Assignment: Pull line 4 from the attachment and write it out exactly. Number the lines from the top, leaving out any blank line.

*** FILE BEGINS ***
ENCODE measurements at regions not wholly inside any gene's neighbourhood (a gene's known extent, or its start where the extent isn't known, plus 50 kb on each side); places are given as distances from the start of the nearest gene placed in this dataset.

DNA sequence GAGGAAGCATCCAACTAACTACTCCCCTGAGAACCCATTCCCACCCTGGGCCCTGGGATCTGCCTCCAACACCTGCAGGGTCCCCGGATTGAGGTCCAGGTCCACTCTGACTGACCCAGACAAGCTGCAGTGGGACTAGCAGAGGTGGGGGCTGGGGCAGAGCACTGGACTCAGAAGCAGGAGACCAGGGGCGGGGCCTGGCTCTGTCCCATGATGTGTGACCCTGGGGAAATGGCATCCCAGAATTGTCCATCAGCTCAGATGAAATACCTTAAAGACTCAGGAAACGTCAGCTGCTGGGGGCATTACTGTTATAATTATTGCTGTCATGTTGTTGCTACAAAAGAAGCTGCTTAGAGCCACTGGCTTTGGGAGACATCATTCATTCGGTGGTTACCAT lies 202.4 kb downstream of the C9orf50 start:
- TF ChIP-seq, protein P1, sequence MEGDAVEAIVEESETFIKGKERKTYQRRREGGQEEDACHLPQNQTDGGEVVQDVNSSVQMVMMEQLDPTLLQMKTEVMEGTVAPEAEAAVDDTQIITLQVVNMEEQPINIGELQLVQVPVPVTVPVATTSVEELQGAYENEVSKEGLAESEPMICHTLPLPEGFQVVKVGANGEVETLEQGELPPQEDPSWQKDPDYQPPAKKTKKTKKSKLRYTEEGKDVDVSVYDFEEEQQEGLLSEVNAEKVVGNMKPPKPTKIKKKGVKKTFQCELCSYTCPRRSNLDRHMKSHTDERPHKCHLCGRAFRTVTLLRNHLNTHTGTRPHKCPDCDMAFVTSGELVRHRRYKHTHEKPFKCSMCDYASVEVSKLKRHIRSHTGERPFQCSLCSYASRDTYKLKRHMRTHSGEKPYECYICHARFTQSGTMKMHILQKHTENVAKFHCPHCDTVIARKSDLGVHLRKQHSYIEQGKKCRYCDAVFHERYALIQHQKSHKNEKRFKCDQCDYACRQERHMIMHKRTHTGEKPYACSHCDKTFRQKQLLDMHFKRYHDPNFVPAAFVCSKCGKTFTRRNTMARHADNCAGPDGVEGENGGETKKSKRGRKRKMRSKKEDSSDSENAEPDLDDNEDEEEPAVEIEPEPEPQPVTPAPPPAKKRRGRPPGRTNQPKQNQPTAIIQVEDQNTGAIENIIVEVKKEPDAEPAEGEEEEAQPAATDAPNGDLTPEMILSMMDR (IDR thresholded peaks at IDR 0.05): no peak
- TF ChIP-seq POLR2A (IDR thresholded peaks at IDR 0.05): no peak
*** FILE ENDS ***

- TF ChIP-seq POLR2A (IDR thresholded peaks at IDR 0.05): no peak